You Are The Union

You come together with your coworkers; you nominate and elect union officers; you determine the working conditions and benefits that will be bargained in your contract; and you are part of a larger movement to improve the lives of working men and women in the workplace and in their communities. The more workers join together for the good of all, the more management listens to what they have to say. In union there is strength. Without a union you have only a few rights such as minimum wage, overtime after 40 hours, and unemployment insurance. With a union, you enjoy numerous other benefits guaranteed in a union contract, such as:

  • Negotiated wages, health care and retirement plans
  • Defined work schedules
  • Grievance procedures
  • Reasonable workload requirements
  • Protection from unfair treatment and favoritism by the boss
  • Job security and seniority rights
  • A voice on the job to improve working conditions

The 1.3 million-member UFCW is one of the nation’s largest private-sector unions with members working in the retail food, non-food retail, meatpacking, food processing, and manufacturing industries. The UFCW is America‘s neighborhood union with more than 800,000 members working in neighborhood supermarkets across the U.S. and Canada. The UFCW has consistently grown through aggressive organizing in the growth sectors of the North American workforce. Key issues to UFCW members are: health care reform, equal opportunity, ergonomics, overtime pay protection and a right to a voice at work.

You are a leader in your union, your workplace, and your community.

As a leader, the UFCW steward:

  1. Represents the members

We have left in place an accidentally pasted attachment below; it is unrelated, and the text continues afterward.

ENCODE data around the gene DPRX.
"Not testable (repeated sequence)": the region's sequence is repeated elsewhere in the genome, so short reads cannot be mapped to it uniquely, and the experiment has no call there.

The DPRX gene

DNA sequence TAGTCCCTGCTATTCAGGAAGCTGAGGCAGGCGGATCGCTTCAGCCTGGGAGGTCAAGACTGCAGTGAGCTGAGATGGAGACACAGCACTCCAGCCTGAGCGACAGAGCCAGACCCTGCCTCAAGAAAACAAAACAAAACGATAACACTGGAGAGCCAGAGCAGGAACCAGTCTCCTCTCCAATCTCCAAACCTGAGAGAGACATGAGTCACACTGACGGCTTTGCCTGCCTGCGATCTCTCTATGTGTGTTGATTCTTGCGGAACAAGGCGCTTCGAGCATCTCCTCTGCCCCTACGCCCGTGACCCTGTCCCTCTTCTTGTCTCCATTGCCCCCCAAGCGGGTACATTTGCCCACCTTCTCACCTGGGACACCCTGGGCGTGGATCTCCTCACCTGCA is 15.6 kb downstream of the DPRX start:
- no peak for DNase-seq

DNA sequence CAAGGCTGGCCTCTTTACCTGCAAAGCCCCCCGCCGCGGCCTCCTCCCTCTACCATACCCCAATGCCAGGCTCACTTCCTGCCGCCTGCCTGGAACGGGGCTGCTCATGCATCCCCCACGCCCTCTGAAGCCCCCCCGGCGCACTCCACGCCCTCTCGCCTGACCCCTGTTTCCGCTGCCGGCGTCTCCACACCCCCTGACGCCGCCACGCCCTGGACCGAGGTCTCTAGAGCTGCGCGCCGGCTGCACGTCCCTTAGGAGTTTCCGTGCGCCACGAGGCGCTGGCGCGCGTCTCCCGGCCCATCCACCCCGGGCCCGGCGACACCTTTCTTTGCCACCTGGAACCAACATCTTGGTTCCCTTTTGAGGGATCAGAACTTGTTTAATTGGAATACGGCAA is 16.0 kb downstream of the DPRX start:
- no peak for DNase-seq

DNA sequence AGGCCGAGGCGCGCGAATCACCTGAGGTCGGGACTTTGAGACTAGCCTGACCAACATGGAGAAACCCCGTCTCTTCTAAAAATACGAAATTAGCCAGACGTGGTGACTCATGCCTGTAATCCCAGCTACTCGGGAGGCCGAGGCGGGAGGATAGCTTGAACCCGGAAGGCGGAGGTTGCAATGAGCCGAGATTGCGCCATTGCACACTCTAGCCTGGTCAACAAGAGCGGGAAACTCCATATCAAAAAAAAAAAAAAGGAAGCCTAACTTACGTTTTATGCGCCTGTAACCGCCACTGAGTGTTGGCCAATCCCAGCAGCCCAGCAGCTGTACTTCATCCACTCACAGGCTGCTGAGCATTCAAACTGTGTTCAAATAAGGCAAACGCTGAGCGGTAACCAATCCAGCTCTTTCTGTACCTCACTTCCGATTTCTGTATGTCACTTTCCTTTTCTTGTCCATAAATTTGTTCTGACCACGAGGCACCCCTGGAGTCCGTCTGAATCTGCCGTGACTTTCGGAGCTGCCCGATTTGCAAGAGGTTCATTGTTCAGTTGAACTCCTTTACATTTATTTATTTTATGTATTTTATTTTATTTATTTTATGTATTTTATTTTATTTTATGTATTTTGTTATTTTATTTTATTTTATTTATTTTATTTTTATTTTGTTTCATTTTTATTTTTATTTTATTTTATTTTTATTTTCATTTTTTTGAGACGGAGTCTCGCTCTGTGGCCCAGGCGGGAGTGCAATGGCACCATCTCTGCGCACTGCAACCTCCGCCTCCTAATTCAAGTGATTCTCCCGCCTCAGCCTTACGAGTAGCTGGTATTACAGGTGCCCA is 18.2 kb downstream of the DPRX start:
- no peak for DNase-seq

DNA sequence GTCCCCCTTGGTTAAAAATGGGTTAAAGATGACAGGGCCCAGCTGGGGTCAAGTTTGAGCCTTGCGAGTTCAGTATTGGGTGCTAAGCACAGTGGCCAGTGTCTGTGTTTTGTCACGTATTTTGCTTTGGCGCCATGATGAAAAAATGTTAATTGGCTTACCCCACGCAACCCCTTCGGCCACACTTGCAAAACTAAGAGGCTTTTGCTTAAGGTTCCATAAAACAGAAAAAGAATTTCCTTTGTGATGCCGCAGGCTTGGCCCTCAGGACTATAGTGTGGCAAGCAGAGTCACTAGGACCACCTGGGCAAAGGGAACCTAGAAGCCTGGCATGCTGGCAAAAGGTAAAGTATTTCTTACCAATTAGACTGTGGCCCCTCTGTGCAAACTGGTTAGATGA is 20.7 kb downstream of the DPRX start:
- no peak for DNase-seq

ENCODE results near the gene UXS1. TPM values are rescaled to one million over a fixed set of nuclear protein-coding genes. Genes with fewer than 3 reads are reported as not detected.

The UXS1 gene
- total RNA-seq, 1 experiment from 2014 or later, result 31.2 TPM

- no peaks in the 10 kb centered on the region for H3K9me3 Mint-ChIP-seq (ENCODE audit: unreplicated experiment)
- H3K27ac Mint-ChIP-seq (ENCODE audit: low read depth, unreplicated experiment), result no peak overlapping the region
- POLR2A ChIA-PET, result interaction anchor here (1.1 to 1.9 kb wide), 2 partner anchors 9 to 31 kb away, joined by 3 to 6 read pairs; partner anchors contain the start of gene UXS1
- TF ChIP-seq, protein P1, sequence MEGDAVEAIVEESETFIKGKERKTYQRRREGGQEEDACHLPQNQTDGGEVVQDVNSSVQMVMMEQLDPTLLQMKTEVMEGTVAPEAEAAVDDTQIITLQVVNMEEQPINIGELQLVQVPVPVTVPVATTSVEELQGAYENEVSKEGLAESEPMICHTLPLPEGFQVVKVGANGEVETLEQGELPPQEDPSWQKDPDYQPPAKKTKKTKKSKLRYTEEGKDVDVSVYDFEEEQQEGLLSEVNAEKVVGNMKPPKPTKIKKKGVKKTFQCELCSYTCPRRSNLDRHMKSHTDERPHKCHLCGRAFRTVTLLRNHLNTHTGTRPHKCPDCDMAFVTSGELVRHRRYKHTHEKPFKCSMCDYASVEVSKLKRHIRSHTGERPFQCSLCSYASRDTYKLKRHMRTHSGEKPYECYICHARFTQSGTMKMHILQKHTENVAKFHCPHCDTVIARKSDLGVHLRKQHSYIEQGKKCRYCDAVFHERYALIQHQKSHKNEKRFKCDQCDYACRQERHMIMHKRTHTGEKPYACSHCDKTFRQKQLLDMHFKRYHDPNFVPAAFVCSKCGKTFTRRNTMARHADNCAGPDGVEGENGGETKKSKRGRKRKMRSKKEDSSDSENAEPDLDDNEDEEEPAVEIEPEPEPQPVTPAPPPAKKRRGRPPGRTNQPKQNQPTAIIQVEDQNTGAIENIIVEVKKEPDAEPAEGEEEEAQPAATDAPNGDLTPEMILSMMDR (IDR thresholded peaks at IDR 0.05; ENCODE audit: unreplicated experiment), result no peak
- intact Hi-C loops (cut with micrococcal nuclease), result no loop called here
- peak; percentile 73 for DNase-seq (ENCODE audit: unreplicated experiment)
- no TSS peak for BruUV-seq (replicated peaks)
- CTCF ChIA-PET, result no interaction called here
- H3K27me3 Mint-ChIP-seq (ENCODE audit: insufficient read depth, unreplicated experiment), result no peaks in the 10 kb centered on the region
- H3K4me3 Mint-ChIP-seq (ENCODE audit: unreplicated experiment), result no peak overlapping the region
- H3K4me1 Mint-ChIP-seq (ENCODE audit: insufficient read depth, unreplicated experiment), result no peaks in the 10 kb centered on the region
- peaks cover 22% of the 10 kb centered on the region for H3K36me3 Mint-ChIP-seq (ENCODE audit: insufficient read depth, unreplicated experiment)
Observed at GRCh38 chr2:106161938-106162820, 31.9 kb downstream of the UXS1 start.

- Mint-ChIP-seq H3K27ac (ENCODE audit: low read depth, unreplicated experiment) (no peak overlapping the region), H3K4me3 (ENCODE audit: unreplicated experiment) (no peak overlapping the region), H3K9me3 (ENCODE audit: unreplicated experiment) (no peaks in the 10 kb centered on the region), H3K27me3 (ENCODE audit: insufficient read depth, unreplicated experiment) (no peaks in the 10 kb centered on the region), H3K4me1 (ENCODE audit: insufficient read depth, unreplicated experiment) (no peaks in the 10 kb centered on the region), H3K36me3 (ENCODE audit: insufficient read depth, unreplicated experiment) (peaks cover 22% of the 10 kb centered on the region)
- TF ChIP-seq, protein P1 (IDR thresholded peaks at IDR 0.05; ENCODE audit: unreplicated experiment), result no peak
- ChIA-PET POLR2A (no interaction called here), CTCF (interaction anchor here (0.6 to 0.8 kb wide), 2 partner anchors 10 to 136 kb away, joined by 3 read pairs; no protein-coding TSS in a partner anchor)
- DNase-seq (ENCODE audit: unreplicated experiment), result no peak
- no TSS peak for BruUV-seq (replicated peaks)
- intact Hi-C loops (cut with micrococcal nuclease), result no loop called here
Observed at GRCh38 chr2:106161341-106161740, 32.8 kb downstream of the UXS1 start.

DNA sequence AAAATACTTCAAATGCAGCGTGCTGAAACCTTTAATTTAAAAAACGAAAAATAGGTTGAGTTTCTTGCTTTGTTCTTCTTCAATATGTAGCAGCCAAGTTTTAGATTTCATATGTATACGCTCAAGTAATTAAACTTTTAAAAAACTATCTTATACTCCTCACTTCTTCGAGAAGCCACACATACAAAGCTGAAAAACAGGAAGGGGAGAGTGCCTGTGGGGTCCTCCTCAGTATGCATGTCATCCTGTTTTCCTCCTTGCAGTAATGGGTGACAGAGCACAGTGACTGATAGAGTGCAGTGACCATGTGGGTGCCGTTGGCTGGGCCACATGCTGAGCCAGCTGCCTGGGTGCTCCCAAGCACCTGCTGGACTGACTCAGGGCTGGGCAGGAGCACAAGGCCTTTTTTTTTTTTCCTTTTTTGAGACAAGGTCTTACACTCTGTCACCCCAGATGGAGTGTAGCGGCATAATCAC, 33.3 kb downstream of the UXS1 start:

2. Works for union goals
  3. Establishes respect of the members
  4. Inspires the members
  5. Acts as a model of fairness
  6. Enforces union work rules or “enforces the contract”
  7. Speaks up for members

You are the person in the middle of your co-workers, management, and the union.

Your Functions As A Steward

As a steward in the workplace you build our union. You monitor the bargaining agreement between the union and the employer, you solve problems on the job, you file grievances, you work to ensure safety in the workplace, and you organize and mobilize UFCW members. Before we get into more details about your rights and duties as a steward, let us look at the four basic functions of UFCW steward.

Your Rights And Duties As A Steward

Your legal rights and duties as a union steward are protected by the National Labor Relations Act (NLRA). This is the most important law for U.S. workers. It was enacted by Congress in 1935 and it has had several revisions since that time. The NLRA is administered by the National Labor Relations Board (NLRB). In this guide we will refer to the NLRB simply as the “Board.”

  1. It is your right, and your duty, to represent members in the early stages of the grievance procedure. You are obligated to begin and follow through on the grievance procedure.
  2. You are entitled to ask for and get any information from the employer that you need to process a grievance. This includes information to help you decide whether or not to file a grievance.
  3. When employees ask for you to be at an investigatory interview that may lead to disciplinary action, the Weingarten doctrine is activated:
    1. You have the right to be there.
    2. You have the right to advise the employee.
    3. You have the right to help the employee during the interview with clarification and advice. This is not, however, a negotiation meeting.
    4. A union steward who is the subject of an investigatory interview has the right to have another steward present.
  4. You have the right to speak your mind, within certain limits, when you’re acting as union steward.

Your contract MAY give you rights equal to or beyond the legal rights described above. Get acquainted with your contract and find out whether you have:

The right to investigate and handle grievances on paid time.

  1. The right to circulate in your department or plant.
  2. The right to take time to post notices on the bulletin board.
  3. The right to talk with new hires at the time of their orientation.
  4. The right to unpaid or paid leave for union business including education for union duties.
  5. The right to be notified of bargaining unit member discipline.

This list does not exhaust all the rights which may be in your contract.


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